When I conduct my “Write Better, Write Now!” seminars all across the country, the first thing I do is ask my audience, “What is the one thing every novel needs?” The eager and uninitiated throw out answers like: “a catchy opening,” “an engaging plot,” or “robots,” which are all true enough, but alas, are incorrect.
No, the right answer is “a compelling central character.” This is true if that central character is a slightly overweight, outwardly insecure, but inwardly steely singleton looking for love (Bridget Jones’s Diary), or high-tech, extremely deadly, modern weaponry (anything by Tom Clancy).
With that in mind, here are my top five tips for creating more compelling characters.
Tip No. 1: Make your characters round, not flat.
It’s important that we recognize the complexity of the human psyche when we construct our characters. Rare is the person who is all good, or all bad for that matter. The truth is, we are a mix of many different, and oftentimes contradictory traits that are in constant conflict with each other.
Consider the following two passages, and how seemingly slight changes can add nuance and mystery to a character.
“Sister Jane walked down the alleyway. Her habit scraped the filthy ground as she grasped hands with the tiny street urchins, giving them her blessing. At the end of the block, she knelt down, bowed her head and prayed to God to deliver sustenance to these poor souls.”
“Sister Jane walked down the alleyway. Her habit scraped the filthy ground as she grasped hands with the tiny street urchins, giving them her blessing. At the end of the block, she looked both ways before driving a boot into the ribs of a passing stray puppy.”
Now, honestly, which of these passages makes you want to read on?
Tip No. 2: Give your characters some kind of superpower.
Sure, we remember Holden Caulfield as the classic, coming-of-age antihero of Catcher in the Rye, but would we be as drawn to him if Salinger had neglected to give Holden the ability to kill with his thoughts?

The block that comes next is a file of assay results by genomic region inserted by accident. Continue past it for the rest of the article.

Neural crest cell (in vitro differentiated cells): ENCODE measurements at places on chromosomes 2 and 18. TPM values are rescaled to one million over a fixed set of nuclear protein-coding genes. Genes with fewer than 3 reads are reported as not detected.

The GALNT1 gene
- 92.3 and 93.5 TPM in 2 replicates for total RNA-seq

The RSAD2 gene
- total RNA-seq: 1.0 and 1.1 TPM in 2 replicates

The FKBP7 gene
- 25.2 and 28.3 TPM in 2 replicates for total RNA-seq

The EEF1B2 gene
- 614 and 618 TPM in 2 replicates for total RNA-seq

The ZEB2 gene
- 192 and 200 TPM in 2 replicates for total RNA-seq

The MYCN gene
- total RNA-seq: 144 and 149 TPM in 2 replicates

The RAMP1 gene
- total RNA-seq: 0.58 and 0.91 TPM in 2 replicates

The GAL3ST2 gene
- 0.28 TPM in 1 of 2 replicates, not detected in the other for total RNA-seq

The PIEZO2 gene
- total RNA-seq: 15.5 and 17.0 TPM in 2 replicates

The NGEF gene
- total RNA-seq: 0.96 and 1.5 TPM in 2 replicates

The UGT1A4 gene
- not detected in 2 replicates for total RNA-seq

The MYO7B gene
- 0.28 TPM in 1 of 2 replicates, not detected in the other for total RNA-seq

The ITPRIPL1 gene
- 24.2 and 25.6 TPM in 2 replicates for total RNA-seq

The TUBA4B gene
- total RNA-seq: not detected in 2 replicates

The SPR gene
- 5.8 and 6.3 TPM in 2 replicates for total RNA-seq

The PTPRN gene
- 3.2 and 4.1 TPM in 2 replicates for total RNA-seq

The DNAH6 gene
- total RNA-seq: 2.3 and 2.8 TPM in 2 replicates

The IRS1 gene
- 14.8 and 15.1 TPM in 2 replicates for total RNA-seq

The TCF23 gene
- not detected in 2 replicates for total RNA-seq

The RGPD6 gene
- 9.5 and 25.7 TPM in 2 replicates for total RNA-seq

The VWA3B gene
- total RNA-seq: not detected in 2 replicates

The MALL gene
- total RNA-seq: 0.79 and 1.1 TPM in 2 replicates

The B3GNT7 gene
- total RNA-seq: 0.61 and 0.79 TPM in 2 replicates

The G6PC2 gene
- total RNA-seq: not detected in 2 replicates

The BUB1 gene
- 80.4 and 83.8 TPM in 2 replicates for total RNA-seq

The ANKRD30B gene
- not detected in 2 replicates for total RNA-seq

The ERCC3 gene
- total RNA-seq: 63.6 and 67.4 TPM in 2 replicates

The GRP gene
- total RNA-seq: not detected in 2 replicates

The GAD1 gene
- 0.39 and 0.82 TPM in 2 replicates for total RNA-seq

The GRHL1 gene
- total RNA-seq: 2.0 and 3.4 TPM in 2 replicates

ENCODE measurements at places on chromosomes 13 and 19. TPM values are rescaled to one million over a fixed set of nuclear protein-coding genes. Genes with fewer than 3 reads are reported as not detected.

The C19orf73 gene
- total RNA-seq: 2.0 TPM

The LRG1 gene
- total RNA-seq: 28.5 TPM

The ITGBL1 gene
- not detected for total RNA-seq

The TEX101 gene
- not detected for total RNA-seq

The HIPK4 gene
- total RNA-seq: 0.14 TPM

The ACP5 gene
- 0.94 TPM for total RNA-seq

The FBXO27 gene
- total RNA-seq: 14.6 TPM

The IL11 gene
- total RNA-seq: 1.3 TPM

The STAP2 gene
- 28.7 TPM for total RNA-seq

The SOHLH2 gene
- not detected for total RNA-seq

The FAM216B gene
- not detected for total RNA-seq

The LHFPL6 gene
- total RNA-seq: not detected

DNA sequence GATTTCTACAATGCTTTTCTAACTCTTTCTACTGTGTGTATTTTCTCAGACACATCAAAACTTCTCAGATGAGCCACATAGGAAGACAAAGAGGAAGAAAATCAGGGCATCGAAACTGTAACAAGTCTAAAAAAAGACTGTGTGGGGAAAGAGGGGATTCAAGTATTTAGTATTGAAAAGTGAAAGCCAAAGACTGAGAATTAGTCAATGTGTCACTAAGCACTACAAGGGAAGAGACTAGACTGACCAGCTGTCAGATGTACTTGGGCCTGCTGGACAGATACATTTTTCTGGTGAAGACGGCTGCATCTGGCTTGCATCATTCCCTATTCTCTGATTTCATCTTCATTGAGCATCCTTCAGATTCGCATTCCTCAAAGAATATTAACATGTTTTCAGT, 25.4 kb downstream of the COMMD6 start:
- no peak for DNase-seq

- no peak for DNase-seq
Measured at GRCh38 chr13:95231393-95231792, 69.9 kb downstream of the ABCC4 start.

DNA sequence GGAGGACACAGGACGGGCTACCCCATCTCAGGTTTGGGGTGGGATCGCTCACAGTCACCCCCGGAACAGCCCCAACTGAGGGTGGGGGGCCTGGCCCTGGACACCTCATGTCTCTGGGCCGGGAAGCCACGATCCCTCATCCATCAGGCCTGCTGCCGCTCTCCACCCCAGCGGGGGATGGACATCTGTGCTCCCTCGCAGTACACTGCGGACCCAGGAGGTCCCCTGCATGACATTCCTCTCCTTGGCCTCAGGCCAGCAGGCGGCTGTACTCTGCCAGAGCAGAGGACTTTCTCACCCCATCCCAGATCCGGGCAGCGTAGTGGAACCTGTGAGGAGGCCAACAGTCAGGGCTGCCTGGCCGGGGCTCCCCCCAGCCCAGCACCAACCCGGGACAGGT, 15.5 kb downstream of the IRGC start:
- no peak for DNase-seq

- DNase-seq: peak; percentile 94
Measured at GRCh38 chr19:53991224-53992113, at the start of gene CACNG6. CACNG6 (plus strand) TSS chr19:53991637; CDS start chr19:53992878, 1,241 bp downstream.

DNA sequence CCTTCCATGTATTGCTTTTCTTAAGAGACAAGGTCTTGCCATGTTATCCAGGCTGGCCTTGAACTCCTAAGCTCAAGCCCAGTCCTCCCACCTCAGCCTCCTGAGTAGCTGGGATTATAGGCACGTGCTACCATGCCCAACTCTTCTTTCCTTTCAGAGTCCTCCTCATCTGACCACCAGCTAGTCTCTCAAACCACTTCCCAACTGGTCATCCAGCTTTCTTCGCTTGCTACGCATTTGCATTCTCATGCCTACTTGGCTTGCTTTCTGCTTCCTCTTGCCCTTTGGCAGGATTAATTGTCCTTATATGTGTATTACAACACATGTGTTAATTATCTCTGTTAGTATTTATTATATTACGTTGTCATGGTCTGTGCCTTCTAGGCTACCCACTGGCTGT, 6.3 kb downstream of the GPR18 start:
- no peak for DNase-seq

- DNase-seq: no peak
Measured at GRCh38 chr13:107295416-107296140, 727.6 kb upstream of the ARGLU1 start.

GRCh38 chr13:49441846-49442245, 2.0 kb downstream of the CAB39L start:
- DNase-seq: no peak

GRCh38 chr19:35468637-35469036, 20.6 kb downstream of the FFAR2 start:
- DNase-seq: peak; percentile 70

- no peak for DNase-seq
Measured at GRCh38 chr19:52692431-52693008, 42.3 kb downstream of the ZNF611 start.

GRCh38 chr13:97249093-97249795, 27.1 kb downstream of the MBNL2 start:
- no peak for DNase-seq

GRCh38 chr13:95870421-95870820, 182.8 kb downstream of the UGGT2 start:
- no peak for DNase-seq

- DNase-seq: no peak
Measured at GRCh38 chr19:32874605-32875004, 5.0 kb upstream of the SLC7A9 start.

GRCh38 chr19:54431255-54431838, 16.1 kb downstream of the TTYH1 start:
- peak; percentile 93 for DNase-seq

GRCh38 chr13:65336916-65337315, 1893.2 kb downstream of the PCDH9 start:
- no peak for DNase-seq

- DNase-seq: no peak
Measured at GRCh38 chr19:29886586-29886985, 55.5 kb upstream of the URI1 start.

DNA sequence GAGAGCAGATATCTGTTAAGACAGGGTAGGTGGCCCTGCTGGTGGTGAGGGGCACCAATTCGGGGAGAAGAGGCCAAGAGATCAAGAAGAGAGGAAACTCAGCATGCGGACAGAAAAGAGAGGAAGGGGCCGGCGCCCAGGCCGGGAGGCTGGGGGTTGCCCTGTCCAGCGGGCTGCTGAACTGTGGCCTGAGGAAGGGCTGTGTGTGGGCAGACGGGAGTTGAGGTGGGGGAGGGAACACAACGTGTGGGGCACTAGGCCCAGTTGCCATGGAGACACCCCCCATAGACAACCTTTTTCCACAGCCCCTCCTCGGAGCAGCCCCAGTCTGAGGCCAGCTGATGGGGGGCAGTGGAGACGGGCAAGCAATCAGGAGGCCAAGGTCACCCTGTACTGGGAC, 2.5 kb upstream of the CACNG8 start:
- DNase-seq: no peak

Similarly, without the power of flight, _Lolita_’s Humbert Humbert would be just a pervert with a crush on a fourteen-year-old.
Tip No. 3: Give your characters an interesting or unusual physical characteristic.
Is it a coincidence that we remember characters such as Captain Hook, Quasimodo, or Richard Nixon so well and so fondly? No, it is not. Let me ask you this, do you remember Frankenstein as a tragic, romantic figure, struggling to be understood amidst a cruel and heartless world, or as that big green fellow with bolts in his neck?
Warning! Be wary of taking things too far, lest your characters become cartoonish and your readers begin to laugh at you. For instance, if you are writing a fantasy/sci-fi novel about a race of heroic unicorns who return to Earth in the year 3050 to liberate humanity from the great kitten enslavement, it would be wise to give Ringring, the leader of the unicorns, a jewel-encrusted horn, because who could ever forget a heroic unicorn whose horn “shines like it has rubies, or something ruby-like and shiny in it”?
However, if the unicorn also shoots laser beams from its eyes or breathes fire, you have clearly overstepped.
Tip No. 4: Make your character Hitler.
Or better yet, the cloned offspring of Hitler.
This tip is self-explanatory.
Tip No. 5: The clothes make the man (or woman).
We’ve just established the importance of describing physical characteristics, but it would be unwise to ignore the opportunity for characterization provided by one’s mode of dress. In real life, think how often we evaluate people by what they’re wearing.
Wearing white after Labor Day? Then you are hopelessly gauche. Seen sporting a fur coat? You are a murderer with no regard for animal life. Betraying a penchant for short-sleeve dress shirts? Clearly, you are Andy Sipowitz.
This technique can be especially useful for introducing minor players in the present drama, which are notoriously hard to flesh out quickly. Notice in these following examples how two wildly different supporting characters are quickly introduced through the use of novelty T-shirts.
Example 1: "As I moved toward Lex, I could see writing on his T-shirt. Bending closer, I made out the words, “If you can read this, you must be stepping on my Johnson.”
Example 2: "As I moved toward Lex, I could see writing on his T-shirt. Bending closer, I made out the words, “If you can read this, you are either invading my personal space, or are European.”
Lex number one is likely to shake hands using a joy buzzer and make lewd comments about your wife, while Lex number two appears to be an individual who is sensitive to the beliefs and customs of others.
Of course, both are hopeless cretins; they are, after all, wearing novelty T-shirts.
Follow each of these tips, and you’ll be on the road to success in no time. Good luck and good writing!